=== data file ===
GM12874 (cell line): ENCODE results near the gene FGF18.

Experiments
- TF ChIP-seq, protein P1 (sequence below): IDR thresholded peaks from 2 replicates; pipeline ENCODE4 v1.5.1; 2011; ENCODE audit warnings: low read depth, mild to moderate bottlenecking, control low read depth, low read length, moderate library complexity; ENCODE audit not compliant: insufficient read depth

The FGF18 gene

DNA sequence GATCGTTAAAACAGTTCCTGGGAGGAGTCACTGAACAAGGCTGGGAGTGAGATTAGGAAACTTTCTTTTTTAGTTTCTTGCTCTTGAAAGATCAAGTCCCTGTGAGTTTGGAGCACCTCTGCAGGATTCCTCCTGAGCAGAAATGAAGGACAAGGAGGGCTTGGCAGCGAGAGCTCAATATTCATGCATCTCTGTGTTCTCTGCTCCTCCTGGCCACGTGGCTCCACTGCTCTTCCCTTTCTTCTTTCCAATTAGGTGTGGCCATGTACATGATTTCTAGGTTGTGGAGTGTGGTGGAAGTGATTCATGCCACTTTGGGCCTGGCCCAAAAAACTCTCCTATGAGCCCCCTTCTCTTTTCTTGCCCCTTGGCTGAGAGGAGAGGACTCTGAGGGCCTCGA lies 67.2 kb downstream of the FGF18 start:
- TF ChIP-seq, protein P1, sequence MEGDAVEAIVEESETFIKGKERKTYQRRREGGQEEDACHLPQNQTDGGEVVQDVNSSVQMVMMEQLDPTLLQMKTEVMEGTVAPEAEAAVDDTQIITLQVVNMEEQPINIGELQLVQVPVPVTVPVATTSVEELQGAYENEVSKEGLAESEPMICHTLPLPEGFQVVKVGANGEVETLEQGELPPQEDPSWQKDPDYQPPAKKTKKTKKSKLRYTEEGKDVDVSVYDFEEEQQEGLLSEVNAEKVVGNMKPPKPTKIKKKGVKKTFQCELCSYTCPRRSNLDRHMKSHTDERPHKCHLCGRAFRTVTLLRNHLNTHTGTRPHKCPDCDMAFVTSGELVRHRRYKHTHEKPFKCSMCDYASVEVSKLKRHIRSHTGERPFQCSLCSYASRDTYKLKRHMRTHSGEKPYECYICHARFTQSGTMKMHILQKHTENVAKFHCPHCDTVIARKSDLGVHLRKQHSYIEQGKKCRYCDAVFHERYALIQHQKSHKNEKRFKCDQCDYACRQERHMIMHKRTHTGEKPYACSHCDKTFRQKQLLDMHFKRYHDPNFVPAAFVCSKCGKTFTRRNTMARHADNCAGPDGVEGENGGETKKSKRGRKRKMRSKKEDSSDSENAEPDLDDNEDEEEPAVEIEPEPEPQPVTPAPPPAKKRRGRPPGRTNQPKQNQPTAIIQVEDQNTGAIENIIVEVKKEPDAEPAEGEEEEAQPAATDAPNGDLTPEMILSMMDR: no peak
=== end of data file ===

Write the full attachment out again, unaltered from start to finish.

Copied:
GM12874 (cell line): ENCODE results near the gene FGF18.

Experiments
- TF ChIP-seq, protein P1 (sequence below): IDR thresholded peaks from 2 replicates; pipeline ENCODE4 v1.5.1; 2011; ENCODE audit warnings: low read depth, mild to moderate bottlenecking, control low read depth, low read length, moderate library complexity; ENCODE audit not compliant: insufficient read depth

The FGF18 gene

DNA sequence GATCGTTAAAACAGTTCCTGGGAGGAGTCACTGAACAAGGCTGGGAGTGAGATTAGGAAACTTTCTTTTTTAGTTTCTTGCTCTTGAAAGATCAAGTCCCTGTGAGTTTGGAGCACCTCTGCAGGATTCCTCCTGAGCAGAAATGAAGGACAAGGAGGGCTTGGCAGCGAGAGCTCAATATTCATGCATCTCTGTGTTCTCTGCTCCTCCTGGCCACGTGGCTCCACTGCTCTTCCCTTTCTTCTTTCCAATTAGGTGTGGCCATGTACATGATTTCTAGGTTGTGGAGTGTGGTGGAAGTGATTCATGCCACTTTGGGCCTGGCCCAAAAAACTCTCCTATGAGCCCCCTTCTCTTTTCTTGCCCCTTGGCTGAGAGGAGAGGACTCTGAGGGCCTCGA lies 67.2 kb downstream of the FGF18 start:
- TF ChIP-seq, protein P1, sequence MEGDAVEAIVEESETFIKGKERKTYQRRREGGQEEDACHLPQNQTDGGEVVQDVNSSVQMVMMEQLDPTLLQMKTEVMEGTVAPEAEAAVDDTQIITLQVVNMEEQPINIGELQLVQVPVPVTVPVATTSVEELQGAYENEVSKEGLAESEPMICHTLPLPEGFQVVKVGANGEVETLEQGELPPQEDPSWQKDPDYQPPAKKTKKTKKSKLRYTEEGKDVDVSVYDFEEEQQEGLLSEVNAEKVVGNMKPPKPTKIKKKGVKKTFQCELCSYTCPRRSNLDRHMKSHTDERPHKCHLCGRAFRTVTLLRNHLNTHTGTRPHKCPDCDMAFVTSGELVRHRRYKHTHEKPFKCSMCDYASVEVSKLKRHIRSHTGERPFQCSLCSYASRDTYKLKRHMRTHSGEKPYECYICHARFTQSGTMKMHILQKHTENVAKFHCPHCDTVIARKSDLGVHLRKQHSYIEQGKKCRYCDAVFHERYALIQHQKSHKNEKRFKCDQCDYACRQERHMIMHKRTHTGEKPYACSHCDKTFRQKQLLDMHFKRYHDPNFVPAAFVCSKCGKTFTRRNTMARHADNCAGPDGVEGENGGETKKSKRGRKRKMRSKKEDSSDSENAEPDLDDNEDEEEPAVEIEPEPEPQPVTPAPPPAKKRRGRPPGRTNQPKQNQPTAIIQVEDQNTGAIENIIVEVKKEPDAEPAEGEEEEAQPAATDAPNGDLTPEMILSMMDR: no peak